I’ve written variations of this column a couple of times during the past 20 years, but certain occasions bear revisiting – and surely the disappearance of a friend is one.
Dail Dinwiddie was my son’s baby sitter/nanny when she vanished on Sept. 24, 1992. He was 8 and she was 23. He’s now five years older than she was then – and Dail would be 43. Police in Columbia, where she disappeared, recently released an updated photograph showing how they imagine Dail would look today (http://ow.ly/dYXev), based in part on how her parents and brother have aged.
The doctored photo shows an attractive middle-aged woman. Back then, Dail was a doll – just 5 feet tall and not quite 100 pounds, a blithe spirit full of laughter. I could have tucked her under an arm without much strain. Apparently, someone else did.
She was like any other girl that night – a U2 concertgoer with a pack of friends who migrated afterward to a section of town, Five Points, where college students often congregate into the early morning hours. Just a few blocks from the University of South Carolina, Five Points is a friendly commercial intersection of restaurants, bars and boutiques. It is always daytime there, with nearly as much foot traffic at 2 a.m. as at 2 p.m.
Dail was last seen around 1:30 a.m. by a bouncer at one of the popular watering holes, Jungle Jim’s. She had become separated from her friends and asked the bouncer if he’d seen them. He remembered watching Dail walk down the sidewalk toward another bar in the next block.
The next afternoon, Dail’s mother called me to say Dail hadn’t come home the night before and that I should meet my son at the bus stop. Hanging up, I wept. I knew Dail well enough to know that she would not just fail to come home without notifying her parents. She was too considerate for that. She certainly would never let her 8-year-old charge be left alone on a street corner. Something had happened to her.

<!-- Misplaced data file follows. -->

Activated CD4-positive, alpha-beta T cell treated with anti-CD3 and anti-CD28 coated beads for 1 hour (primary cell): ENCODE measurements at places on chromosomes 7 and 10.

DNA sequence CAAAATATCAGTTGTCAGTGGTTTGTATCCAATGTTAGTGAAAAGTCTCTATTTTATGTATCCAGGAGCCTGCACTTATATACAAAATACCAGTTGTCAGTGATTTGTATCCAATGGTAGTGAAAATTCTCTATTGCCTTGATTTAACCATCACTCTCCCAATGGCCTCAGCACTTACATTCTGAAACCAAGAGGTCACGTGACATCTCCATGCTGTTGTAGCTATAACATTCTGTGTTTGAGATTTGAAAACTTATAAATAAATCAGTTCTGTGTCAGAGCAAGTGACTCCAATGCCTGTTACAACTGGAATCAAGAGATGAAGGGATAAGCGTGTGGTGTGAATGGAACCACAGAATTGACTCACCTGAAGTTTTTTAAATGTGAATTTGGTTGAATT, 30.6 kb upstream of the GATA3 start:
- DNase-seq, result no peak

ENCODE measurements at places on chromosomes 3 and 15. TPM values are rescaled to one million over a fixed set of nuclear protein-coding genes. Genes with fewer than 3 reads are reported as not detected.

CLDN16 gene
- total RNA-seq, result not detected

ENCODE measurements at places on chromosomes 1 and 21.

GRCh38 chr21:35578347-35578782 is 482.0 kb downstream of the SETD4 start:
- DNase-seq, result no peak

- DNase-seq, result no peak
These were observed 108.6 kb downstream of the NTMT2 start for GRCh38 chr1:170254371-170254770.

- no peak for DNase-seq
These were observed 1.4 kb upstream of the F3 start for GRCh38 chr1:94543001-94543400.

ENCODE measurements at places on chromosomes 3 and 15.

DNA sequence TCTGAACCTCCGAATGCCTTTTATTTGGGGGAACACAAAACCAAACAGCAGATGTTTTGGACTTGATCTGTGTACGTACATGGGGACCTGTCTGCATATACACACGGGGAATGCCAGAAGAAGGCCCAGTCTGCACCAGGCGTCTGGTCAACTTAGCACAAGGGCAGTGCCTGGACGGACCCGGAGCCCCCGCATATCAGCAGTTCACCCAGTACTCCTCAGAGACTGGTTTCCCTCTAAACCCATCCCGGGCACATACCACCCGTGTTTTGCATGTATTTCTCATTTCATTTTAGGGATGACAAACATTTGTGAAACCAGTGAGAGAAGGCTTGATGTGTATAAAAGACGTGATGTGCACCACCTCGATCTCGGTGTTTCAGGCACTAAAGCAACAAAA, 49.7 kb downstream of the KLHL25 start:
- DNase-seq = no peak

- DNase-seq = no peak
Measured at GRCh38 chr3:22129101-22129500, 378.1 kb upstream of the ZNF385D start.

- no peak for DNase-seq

One does what one can in such situations, but what? Police don’t usually begin looking for an adult for at least 24 hours because, statistically, most adults who disappear in this country leave of their own volition. But 24 hours is a long time, after which most clues are cold and the chances of finding someone greatly reduced.
At the time, I had a work space in Bud Ferillo’s public relations office. Upon hearing what had happened, Bud offered his entire office – telephones and staff – to help organize a search effort. Ferillo is better known today as the documentary filmmaker who brought national attention to the dismal condition of South Carolina public schools with “Corridor of Shame.”
Within a matter of days, we had hundreds of volunteers, mostly students, and thousands of fliers with Dail’s picture posted around South Carolina and, thanks to volunteer truckers, distributed in every state in the country. Her parents, Jean and Dan, appeared on a couple of talk shows. Dail’s friends re-enacted the night of her disappearance, hoping some useful clue would surface. Psychics dreamed of wooded lots, vacant houses and riverbeds.
Amid the flurry of well-meaning folks, some members of the community complained that “they” only mobilize when white girls disappear. I’ve never been sure who the “they” are. I’ve only had one friend disappear and I did what little I personally could. Even so, I realized that the observation was not without merit. What does happen to other adults who vanish, I wondered?
This question led to the establishment of a nonprofit organization, the Dail Dinwiddie Safe Streets Foundation, dedicated to helping police and families find the missing, as well as educating young people about the buddy system. Our efforts never resulted in a happy ending – some of the missing were found dead, others in jail – but at least families had a means to channel their horror in constructive ways. Just getting a missing family member’s picture in the newspaper was better than nothing. Eventually, the organization named for Dail dissolved. Board members died; volunteers grew up, got jobs and married. People moved on and the safe streets foundation became a stack of boxes in a corner of my office.
Twenty years fly by when you’re not looking for a missing child. The Dinwiddies are still looking for theirs. Someone reading this knows someone who knows something that could bring peace to the Dinwiddies.
Perhaps, even you? Kathleen Parker is a columnist for The Washington Post and lives part-time in South Carolina.
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